Advanced Search

Hi, What are the best ways to get informed about the current research areas/topics in philosophy (especially in philosophy of mind and philosophy of cognitive science)? Thank you.

Here are two other sources: The Stanford Encyclopedia of Philosophy ( for helpful introductions and bibliographies on topics in all (or at least very many) areas of philosophy Dave Chalmers's "Mind Papers" ( a compilation of papers in philosophy of mind and cognitive science

How do we know that plants and similar don't feel pain? As far as I see it plants just don't act like they're in pain, but that doesn't mean they aren't. They could just be very stoic about it.

You might just as easily wonder how you know that other people do feel pain. Both questions are instances of what philosophers often call "the problem of other minds." I believe that other people have psychological states (thoughts, beliefs, sensations, etc.) and that things like rocks and plants do not. How do I know this? It seems on the face of it that I cannot know that someone (other than myself) is in pain in the same way that I can know that the table in front of me is brown; I cannot directly observe the pain of another person. So presumably I must know that someone is in pain on the basis of something I can observe: his or her behavior. I see a batter get hit by a pitch. He falls to the ground, grimaces and writhes around. From this behavior, I infer that the batter is in pain. In a similar vein, when a plant does not exhibit any of that kind of behavior (or anything that could be understood as behavior at all), I conclude that the plant does not feel pain (or anything else, for that...

Why is the continuation of the human atomic structure an insufficient explanation for continued personal identity of an individual? If subject "a" remains subject "a" on an atomic level surely that constitutes the continuation of that subject. Arguably the atoms change over time, but not all at once. If say one atom changes on Monday, and then next on Tuesday, the very fact that an atom from Monday remains on Tuesday (even if it was the new atom on Monday) allows for the continuation of that subject. This simplistic example shows how on a basic level something of the person remains prior to the present moment.

Here's another thought experiment that philosophers sometimes appeal to in this context. Suppose someone invents a teleportation machine (like in Star Trek). The machine scans your body, vaporizes it, and then recreates a molecule for molecule duplicate somewhere on Mars. Would you survive this process? That is, would the person on Mars be the same person who stepped into the machine on earth? Or would you cease to exist, only to be replaced on Mars by someone who is exactly like you? If personal identity is just a matter of physical continuity, then you probably don't want mess around with teleportation.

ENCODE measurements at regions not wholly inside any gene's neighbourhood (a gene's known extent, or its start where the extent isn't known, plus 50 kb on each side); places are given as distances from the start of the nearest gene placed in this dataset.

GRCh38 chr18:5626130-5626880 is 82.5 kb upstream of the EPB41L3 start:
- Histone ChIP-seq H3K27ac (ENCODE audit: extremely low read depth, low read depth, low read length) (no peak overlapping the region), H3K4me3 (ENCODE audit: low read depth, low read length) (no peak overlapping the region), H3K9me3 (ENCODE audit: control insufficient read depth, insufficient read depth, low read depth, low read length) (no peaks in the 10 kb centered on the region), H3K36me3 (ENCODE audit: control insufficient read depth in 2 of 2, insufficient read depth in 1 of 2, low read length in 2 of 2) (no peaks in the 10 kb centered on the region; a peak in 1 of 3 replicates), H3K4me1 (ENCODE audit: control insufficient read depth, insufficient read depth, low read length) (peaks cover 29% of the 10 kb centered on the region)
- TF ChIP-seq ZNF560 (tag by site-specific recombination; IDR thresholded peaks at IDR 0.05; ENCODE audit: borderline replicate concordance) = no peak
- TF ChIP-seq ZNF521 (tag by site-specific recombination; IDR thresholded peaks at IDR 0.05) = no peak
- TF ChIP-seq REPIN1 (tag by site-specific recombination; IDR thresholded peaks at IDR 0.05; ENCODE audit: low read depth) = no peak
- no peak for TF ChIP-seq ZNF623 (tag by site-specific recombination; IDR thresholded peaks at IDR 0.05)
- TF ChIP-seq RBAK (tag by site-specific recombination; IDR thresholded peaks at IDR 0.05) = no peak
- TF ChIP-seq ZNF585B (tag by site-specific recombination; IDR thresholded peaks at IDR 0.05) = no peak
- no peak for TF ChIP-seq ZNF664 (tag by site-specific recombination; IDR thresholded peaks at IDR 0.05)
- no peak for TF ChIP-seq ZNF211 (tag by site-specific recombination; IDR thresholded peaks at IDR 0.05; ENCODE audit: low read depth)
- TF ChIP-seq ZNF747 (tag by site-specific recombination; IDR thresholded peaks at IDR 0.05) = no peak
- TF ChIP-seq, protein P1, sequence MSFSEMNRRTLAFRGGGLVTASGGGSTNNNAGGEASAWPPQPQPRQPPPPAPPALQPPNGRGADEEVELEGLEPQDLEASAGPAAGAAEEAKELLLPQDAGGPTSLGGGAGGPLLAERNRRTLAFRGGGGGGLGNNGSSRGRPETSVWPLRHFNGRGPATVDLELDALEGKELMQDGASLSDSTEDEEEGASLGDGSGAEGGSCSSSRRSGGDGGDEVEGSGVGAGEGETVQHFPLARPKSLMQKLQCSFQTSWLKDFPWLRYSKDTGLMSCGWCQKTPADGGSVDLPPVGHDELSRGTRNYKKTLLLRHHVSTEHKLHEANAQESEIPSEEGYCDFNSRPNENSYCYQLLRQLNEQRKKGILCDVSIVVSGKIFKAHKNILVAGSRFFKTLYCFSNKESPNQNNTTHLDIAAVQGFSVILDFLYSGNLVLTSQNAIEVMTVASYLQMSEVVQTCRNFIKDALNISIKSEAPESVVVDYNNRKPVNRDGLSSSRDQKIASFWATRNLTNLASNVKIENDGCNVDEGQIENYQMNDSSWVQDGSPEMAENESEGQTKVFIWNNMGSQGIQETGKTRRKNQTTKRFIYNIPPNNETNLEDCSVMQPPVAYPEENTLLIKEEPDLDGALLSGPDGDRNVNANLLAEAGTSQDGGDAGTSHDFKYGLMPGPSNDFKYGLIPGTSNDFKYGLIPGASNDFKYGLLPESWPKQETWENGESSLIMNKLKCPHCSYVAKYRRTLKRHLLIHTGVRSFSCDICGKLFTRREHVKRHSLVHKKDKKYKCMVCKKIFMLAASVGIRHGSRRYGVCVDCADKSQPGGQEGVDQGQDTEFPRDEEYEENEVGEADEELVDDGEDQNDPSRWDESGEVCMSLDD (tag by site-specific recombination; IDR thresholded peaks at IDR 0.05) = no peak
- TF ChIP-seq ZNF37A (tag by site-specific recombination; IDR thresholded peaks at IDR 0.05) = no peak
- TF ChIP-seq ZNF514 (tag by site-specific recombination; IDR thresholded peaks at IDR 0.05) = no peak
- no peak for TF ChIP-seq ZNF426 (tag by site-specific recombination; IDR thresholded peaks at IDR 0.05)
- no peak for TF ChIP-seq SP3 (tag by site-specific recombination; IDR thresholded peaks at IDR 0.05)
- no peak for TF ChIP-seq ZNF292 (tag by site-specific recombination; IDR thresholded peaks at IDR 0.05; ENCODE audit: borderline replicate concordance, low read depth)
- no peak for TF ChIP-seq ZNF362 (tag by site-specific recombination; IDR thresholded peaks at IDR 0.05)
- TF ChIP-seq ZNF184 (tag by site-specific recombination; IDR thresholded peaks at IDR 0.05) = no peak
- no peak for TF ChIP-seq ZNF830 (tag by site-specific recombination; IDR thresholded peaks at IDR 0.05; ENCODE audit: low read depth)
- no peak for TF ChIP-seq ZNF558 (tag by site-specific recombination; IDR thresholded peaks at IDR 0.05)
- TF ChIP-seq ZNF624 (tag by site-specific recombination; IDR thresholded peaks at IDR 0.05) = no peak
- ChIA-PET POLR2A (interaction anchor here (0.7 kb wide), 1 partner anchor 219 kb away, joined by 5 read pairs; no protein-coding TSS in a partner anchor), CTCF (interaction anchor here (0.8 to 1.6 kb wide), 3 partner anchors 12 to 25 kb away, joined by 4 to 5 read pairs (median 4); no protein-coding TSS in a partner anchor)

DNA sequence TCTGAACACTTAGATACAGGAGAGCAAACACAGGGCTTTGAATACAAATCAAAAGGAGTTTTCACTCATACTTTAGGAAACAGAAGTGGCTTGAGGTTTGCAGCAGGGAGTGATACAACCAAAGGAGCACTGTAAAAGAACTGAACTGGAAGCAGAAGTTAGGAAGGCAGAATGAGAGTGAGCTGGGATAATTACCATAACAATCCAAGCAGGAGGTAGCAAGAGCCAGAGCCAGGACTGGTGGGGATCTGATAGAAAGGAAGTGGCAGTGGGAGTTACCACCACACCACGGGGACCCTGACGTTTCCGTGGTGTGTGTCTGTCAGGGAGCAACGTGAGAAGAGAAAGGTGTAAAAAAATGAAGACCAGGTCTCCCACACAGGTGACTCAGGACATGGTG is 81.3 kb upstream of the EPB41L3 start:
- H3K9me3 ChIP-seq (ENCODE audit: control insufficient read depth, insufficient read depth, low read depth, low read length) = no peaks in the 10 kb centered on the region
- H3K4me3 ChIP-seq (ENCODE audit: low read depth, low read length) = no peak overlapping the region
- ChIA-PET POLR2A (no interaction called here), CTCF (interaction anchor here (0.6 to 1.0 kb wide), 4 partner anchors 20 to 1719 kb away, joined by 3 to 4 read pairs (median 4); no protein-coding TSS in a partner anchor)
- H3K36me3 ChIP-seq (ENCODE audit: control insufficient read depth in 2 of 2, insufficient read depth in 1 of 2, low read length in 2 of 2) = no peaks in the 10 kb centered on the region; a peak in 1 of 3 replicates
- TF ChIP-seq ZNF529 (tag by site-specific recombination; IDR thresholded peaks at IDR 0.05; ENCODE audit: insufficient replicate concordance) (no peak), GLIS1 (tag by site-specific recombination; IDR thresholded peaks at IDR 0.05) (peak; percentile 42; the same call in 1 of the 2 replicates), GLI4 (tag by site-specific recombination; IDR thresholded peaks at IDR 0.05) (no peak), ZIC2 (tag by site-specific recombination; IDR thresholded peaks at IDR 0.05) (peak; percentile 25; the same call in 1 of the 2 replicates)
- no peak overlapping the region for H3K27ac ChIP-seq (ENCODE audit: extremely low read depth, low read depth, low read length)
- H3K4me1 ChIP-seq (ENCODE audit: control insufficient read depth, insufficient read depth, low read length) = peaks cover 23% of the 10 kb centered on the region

What is the definition of Death?

You can find an interesting discussion of the definition of 'death' in Peter Singer's "Rethinking Life and Death." There is a helpful discussion in the first chapter about "The Ad Hoc Committee of the Harvard Medical School to Examine the Definition of Brain Death." This committee proposed in 1968 to "redefine" death so that a person who has suffered irreversible loss of all brain function counts as dead, even if the person is still breathing with the help of a respirator. While this proposal met with little resistance, people are much less inclined to say that someone in a persistent vegetative state is dead--even if there is an irreversible loss of consciousness.

If I believe I can see something which isn't there, most of us would agree that I am mistaken. But what about other senses? Can I mistakenly believe that I feel pain or cold?

We often use the verb "to see" in such a way that to say I see a cat is to imply that there's a cat in front of me (and that my eyes are open, etc.) In this way, my beliefs about what I see could be mistaken: I can believe that I see a cat, but I could be wrong if there is no cat there for me to see. It seems similarly odd to say that I feel pain, but there is no pain there for me to feel. The difference is that pains--unlike cats--are thought to be mind dependent. And many philosophers have thought that while we can be mistaken about the existence of things like cats, trees and tables, we cannot be mistaken about the contents of our own minds. For that reason, I can be wrong that I see a cat, but I cannot be wrong that I feel pain. Sometimes we use the word "see" in a way that does not imply that there is an object there in front of our eyes. I could describe a dream by saying, "I saw an elephant coming toward me." Since I was dreaming, there was no elephant there for me to see. But it...

Students of many subjects are always recommended to treat their academic material in a certain way, or to adopt a particular way of engaging that material. For example, math students are asked to structure their thinking according to certain intermediate steps. This isn't only a way to express an answer, but actually to think through a problem. Is there anything like this in philosophy? How do you read philosophy? What kind of thinking routine do you follow?

There are a number of argumentative moves that philosophers typically make, and you will become familiar with them as you read and write more philosophy. You can find examples of these moves in Jim Pryor's guidelines on reading philosophy and writing philosophy papers: